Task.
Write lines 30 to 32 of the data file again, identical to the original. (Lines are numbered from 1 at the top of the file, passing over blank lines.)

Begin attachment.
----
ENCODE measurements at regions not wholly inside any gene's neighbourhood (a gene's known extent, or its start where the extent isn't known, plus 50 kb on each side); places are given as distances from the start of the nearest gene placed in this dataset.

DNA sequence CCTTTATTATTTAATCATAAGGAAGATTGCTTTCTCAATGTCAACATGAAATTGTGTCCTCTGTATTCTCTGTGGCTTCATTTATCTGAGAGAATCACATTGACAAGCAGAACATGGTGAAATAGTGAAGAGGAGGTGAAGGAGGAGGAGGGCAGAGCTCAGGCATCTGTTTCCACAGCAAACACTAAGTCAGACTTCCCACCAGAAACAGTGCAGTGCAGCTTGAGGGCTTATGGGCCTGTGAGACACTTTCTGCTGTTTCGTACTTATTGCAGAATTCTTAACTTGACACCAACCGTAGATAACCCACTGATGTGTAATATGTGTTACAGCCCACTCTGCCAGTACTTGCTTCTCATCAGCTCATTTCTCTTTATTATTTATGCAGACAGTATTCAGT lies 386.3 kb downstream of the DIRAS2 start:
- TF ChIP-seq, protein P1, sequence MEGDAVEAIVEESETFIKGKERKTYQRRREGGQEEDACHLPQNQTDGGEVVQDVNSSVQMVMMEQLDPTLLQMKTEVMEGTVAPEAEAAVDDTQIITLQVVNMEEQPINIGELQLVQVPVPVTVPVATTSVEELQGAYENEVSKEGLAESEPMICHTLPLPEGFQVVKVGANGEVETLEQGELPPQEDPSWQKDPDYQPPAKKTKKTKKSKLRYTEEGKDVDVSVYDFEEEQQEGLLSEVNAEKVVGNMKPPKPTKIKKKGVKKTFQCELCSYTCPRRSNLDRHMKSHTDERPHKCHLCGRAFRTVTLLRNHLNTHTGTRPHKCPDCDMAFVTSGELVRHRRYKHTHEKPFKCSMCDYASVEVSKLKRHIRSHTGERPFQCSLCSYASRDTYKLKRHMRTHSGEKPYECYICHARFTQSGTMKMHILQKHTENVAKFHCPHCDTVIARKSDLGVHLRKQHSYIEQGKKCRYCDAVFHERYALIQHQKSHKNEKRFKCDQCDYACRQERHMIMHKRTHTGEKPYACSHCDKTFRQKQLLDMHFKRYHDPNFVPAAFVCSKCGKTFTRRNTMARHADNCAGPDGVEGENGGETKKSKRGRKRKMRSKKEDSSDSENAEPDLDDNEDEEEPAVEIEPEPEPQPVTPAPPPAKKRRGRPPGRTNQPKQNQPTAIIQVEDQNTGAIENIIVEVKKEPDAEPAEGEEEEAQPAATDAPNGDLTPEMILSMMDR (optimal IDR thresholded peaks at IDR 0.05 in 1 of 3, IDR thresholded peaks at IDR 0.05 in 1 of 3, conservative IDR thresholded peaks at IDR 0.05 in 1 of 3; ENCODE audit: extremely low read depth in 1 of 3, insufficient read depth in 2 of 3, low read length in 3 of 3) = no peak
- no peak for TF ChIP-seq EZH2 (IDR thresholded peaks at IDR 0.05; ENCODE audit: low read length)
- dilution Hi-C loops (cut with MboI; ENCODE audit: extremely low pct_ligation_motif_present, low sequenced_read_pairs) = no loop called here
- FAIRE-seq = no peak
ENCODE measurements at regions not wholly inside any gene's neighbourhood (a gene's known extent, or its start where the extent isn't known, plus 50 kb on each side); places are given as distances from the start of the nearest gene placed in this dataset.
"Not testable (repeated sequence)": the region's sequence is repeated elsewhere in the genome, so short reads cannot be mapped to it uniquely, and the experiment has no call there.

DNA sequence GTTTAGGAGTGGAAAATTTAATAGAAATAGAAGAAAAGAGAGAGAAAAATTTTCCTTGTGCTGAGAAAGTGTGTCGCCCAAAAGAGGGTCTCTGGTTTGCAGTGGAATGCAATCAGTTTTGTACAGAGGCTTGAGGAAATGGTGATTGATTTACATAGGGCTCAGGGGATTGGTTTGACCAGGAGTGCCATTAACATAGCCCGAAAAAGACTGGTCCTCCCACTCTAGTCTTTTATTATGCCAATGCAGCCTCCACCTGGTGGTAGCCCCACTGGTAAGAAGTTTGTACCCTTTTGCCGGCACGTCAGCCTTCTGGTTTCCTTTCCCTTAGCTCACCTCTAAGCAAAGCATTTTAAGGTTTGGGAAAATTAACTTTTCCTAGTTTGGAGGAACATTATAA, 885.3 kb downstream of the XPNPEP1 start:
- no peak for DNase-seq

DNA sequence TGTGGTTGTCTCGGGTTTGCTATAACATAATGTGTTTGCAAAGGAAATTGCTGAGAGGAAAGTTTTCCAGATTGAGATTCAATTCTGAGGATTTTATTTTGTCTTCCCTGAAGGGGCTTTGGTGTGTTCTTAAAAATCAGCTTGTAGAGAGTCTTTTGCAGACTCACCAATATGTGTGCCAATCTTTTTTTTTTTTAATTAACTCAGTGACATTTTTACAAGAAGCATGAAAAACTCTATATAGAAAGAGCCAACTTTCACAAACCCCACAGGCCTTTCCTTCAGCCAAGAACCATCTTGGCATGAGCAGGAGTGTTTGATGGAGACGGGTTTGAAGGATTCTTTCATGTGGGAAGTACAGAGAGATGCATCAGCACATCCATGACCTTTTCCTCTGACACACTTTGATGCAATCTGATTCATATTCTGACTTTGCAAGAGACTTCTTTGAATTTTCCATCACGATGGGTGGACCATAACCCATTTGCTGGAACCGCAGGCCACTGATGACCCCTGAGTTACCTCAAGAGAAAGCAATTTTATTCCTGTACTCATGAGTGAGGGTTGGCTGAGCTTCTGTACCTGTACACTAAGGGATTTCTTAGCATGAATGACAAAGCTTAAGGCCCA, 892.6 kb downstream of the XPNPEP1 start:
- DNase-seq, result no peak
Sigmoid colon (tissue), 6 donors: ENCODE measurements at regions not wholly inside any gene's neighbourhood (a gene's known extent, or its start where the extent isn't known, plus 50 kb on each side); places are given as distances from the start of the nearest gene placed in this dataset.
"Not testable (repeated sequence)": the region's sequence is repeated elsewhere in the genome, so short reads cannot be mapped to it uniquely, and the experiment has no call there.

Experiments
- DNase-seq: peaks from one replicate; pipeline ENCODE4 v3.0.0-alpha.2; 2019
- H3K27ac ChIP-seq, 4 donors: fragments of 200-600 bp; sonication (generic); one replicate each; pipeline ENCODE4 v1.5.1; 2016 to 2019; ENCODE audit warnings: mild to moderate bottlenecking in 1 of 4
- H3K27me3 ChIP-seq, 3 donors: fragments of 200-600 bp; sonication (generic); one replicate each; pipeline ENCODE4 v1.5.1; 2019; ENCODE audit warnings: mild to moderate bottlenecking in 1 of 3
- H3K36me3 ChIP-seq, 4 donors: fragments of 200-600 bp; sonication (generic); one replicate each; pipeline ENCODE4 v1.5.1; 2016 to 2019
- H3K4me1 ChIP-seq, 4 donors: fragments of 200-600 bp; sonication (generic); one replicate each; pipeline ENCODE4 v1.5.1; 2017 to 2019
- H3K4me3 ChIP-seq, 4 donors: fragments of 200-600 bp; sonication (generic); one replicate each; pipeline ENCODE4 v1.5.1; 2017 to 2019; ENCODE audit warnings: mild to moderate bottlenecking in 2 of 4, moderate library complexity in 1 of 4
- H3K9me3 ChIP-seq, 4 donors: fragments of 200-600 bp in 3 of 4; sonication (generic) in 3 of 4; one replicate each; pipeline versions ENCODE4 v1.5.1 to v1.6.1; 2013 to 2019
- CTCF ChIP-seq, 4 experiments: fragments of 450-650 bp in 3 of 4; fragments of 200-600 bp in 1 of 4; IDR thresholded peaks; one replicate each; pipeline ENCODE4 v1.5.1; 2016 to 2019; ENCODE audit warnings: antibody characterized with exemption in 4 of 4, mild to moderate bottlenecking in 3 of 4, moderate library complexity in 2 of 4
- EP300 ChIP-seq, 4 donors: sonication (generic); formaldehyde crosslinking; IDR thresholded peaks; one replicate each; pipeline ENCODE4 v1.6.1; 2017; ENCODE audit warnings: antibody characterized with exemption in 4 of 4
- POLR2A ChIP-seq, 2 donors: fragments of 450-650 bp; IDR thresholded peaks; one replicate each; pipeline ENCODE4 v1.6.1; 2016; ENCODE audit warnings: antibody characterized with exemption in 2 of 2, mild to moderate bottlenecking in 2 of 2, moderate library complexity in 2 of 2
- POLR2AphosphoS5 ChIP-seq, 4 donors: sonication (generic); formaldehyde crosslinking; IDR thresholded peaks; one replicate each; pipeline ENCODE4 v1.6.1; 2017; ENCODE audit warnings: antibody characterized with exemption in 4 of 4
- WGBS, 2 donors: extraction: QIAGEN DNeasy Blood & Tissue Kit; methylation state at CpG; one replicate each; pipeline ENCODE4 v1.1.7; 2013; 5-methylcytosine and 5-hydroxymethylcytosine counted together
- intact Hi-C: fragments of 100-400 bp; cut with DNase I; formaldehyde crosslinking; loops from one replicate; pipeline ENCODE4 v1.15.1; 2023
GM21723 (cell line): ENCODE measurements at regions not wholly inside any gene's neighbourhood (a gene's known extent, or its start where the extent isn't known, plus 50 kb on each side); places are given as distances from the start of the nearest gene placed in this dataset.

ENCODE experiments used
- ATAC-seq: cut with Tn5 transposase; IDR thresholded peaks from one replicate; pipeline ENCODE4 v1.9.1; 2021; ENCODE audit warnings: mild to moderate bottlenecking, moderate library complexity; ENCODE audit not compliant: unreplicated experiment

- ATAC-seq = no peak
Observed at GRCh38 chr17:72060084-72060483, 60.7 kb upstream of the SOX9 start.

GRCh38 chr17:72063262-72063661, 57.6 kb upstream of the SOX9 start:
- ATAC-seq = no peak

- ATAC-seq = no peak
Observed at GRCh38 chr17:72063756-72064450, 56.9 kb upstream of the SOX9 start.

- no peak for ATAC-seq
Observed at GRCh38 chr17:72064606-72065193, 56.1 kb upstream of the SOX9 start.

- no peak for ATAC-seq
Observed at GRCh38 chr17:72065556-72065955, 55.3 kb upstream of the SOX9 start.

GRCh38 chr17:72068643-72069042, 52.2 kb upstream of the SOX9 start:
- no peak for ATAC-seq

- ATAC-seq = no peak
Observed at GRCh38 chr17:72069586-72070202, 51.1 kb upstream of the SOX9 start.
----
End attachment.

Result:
ENCODE experiments used
- ATAC-seq: cut with Tn5 transposase; IDR thresholded peaks from one replicate; pipeline ENCODE4 v1.9.1; 2021; ENCODE audit warnings: mild to moderate bottlenecking, moderate library complexity; ENCODE audit not compliant: unreplicated experiment

- ATAC-seq = no peak